Recruiting a Context-Aware Cyber Army

Recent news that the UK government is looking to train army reserves to become cyber defence specialists is understandable. Facts and figures paint a worrying picture for the government about the impact cyber-attacks are having. One such study claimed cyber-attacks hit government departments around 1,000 times per hour, while another said they cost the UK £27 billion each year.

Prime Minister David Cameron and other members of the government have spoken about the importance of improving the nation’s cyber defences. Foreign Secretary William Hague described it as one of the “great challenges of our time” and one which the UK must confront. Adding cyber skills to the military reservists seems like a good idea. The announcement about the move said reservists will be offered “enhanced training” to counter emerging cyber threats and reflects the growing need to prepare our defences for both the online and offline threats of the modern world.

It’s certainly great news for the security community that the MoD has recognised the increasing cyber threat and is actively investing in its capabilities in this field and it should be viewed as such by UK citizens. With the Territorial Army (TA) announcing that its new recruits will be "supporting traditional military operations with coordinated cyber operations in a new era of war fighting", including both attacking the computer systems used by the enemy, as well as defending the systems used by the British army, this is a positive step in improving defences and a lead that businesses should take note of as well. By adding cyber specialists to their IT teams, businesses can improve their defences, helping them stop the types of attacks that can cause so much damage, both financially and in terms of reputation.

There is one aspect of the training that would give businesses an even bigger helping hand: using context. It’s all very well knowing what the security threat is, but by adding context businesses can know so much more. Which application is the threat coming from? Where is it going? Which users? What sort of content is the threat being transmitted with? What is its deployment environment? With each threat potentially targeting a different industry sector, business or even data within a business, it’s hard to know where to start with putting up defences. However, by understanding the context of where data is coming from and what it is looking for, alongside information such as the location and type of device being used can, helps to give businesses a full picture of the threats it is facing.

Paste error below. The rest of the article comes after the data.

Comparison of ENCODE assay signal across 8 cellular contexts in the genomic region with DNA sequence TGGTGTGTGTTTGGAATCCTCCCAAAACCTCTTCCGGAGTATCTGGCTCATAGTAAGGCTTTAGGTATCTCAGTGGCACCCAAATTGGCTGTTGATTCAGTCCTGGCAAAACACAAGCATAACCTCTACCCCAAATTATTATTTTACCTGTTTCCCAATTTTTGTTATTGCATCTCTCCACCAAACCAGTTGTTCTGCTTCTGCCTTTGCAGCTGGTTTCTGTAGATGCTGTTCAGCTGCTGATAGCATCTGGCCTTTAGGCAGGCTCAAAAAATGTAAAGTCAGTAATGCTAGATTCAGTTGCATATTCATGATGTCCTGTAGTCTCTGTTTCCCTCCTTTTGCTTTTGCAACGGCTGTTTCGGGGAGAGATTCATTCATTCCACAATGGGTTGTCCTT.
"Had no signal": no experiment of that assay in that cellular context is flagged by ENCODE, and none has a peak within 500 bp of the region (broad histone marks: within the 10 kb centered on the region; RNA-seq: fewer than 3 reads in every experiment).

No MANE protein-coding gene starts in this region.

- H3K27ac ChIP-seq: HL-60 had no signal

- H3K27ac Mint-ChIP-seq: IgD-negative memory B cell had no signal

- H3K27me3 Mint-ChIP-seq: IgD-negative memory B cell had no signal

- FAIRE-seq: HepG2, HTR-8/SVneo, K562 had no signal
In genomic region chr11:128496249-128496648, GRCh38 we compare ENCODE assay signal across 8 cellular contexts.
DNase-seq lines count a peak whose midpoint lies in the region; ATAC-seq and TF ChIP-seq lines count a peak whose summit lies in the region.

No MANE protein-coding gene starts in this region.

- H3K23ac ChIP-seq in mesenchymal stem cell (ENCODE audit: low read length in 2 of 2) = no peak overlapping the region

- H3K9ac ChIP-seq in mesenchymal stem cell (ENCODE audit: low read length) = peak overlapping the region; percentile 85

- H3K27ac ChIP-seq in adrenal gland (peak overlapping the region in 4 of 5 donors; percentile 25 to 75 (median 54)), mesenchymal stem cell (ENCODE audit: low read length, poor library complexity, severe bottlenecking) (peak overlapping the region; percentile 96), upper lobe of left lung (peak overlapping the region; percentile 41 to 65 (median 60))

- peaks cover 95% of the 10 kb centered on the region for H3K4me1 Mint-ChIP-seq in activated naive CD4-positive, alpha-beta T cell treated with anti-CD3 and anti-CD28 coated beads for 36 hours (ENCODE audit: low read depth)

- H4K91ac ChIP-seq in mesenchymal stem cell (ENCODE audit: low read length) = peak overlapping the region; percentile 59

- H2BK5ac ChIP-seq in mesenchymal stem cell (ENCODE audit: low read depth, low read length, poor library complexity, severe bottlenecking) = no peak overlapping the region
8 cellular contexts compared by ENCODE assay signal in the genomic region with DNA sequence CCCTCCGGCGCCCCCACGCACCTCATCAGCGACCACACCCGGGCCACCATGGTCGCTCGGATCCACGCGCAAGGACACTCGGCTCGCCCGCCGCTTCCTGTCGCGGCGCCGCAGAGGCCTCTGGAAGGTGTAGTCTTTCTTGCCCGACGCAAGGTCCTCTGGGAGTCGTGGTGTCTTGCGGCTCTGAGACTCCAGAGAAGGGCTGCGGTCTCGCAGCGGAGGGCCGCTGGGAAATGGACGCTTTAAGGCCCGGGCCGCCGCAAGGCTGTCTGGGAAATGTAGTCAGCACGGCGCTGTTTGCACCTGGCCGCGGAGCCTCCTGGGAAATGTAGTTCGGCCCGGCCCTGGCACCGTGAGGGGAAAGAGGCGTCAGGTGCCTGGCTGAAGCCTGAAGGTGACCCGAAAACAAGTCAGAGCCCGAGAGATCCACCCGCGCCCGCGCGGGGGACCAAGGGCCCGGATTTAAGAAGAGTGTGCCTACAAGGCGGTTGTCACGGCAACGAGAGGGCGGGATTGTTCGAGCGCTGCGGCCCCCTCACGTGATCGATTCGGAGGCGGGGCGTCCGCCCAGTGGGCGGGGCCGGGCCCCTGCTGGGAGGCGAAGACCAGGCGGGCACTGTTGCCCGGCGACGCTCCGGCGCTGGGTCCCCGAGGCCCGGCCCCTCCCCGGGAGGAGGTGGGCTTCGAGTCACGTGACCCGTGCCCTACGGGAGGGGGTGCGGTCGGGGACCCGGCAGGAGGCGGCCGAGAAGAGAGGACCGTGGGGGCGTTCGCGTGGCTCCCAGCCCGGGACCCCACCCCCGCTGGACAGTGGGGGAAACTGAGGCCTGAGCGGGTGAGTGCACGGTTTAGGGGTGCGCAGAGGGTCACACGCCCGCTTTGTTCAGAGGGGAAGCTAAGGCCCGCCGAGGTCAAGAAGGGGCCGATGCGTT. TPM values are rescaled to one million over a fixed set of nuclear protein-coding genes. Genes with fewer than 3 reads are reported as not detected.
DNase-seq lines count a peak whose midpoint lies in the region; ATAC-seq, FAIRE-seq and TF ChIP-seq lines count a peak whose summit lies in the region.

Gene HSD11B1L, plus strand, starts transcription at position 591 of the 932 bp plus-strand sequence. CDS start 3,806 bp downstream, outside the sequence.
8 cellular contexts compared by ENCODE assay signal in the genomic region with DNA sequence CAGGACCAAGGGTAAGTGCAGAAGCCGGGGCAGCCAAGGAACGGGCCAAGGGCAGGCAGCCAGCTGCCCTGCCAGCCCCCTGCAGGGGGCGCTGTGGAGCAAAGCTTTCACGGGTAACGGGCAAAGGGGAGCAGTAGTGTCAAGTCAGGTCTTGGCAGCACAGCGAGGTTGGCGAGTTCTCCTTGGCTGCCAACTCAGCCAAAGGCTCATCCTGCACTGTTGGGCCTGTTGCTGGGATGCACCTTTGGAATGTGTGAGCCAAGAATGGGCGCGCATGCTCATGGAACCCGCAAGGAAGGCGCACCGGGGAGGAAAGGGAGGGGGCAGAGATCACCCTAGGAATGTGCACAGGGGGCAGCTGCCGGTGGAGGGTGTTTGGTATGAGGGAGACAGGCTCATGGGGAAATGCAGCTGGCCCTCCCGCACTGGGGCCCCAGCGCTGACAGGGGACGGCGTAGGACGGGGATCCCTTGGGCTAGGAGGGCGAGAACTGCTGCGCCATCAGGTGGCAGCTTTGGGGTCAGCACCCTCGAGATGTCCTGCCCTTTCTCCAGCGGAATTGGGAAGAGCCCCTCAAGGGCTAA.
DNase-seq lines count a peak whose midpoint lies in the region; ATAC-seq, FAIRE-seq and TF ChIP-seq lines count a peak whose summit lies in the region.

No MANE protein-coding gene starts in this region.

With all this additional context a business can know where the weakness lies in its security infrastructure too. Linking together all the information that is flowing across the network and data centre is the best way to fully understand what threats a business is facing and how to deal with them. Adding context to your security infrastructure not only ensures your business remains protected from ever-changing threats, but also ensures that genuine traffic gets through. This means workers can use the applications they need to without fear of disruption

The latest threat that I’m seeing now is a step on from this – the context-aware hacker. With businesses increasingly waking up to the cyber threat and putting defences in place which shut down access to unauthenticated users, hackers are now looking at ways in which to adapt attacks in order to make them more powerful. It’s no longer a case that a password is enough to protect a business and its data – instead enterprises need to look at how to protect themselves once a hacker disguised as an authenticated user enters the network.

Much like the cyber story has been so far, the latest developments require businesses to react to new threats. If hackers are aware of how context is working against them and trying to find ways to shift and adapt during a targeted attack, then we as cyber experts and the businesses we work with need to be able to shift our defences to meet them. The challenge is finding people with the right skill sets to meet these new forms of attack and the incentives to join this type of career need to reflect the responsibility and importance that cyber roles have now taken on.

Recruiting a cyber-army as part of the British defences should absolutely be a priority for the UK government and I fully support their focus in this area. It’s not just down to the government and the army to protect the nation, though. Businesses have a responsibility to drive an understanding of security procedures and regular reviews of their systems in order to ensure their data is safe. Unless we all work together on this, the gaps in our armour could well be our downfall.


Joakim Sundberg is Worldwide Security Solution Architect at F5


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Joakim Sundberg

Joakim Sundberg is Worldwide Security Solution Architect at F5

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